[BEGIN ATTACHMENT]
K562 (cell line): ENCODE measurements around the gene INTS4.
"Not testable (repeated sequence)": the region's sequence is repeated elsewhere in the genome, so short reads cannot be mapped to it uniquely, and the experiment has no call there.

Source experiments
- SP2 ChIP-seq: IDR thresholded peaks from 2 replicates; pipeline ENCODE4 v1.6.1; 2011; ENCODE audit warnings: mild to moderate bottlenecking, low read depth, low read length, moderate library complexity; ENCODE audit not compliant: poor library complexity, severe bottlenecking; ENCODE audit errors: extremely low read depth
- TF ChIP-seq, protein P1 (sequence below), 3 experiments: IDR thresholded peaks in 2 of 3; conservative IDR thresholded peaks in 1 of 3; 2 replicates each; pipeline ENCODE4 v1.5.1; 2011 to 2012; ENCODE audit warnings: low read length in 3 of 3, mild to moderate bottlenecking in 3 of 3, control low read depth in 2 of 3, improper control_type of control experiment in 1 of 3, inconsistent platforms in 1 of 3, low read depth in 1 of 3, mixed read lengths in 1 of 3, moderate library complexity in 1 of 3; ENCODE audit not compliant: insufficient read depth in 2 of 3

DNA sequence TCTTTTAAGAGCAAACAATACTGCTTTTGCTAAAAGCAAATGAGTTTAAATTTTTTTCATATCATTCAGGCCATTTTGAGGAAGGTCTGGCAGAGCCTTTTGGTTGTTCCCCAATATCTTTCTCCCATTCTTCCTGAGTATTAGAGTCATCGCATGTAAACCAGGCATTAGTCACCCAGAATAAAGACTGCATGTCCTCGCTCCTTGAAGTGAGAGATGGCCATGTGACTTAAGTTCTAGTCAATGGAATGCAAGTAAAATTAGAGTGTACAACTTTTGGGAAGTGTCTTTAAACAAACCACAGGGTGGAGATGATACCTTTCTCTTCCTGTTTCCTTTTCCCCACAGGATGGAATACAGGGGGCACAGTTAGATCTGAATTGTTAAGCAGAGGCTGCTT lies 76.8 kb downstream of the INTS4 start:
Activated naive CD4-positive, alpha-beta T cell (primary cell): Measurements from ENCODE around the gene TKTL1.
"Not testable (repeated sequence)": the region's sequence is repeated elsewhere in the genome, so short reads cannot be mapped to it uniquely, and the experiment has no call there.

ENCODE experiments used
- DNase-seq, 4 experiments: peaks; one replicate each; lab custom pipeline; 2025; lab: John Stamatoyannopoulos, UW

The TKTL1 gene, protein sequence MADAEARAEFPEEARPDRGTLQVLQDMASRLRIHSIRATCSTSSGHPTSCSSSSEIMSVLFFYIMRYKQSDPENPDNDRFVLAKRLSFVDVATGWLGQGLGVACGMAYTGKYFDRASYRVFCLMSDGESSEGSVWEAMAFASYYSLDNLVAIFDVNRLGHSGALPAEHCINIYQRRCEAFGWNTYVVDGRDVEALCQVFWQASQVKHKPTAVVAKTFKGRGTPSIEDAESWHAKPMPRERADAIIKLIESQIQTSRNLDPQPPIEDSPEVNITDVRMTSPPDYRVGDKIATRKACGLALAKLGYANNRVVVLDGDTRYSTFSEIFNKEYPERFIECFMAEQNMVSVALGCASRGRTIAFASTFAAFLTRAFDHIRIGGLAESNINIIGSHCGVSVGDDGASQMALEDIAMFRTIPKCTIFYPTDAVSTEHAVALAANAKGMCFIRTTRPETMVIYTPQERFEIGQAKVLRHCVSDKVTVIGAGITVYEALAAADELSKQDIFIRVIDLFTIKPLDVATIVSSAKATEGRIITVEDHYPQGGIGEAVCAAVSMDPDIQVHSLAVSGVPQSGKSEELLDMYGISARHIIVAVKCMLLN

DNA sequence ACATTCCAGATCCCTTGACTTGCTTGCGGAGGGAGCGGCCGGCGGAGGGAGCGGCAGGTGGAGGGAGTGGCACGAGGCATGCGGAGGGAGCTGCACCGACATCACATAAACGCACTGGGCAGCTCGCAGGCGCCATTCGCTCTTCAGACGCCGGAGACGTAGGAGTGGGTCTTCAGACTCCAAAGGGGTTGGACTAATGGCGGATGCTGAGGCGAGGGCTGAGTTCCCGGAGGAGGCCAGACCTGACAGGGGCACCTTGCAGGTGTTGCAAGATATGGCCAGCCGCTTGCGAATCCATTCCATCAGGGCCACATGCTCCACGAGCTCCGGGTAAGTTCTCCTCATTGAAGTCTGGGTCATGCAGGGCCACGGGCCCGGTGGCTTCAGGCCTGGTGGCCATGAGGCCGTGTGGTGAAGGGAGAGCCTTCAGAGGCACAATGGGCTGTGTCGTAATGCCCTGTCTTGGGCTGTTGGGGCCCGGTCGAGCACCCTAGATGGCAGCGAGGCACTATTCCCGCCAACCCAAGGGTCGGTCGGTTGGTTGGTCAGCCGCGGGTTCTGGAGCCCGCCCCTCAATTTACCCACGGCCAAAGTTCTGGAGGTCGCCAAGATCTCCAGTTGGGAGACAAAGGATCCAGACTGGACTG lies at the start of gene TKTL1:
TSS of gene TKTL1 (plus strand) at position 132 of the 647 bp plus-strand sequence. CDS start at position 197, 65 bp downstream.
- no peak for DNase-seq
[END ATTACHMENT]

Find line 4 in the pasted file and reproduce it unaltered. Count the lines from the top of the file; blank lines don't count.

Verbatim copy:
- SP2 ChIP-seq: IDR thresholded peaks from 2 replicates; pipeline ENCODE4 v1.6.1; 2011; ENCODE audit warnings: mild to moderate bottlenecking, low read depth, low read length, moderate library complexity; ENCODE audit not compliant: poor library complexity, severe bottlenecking; ENCODE audit errors: extremely low read depth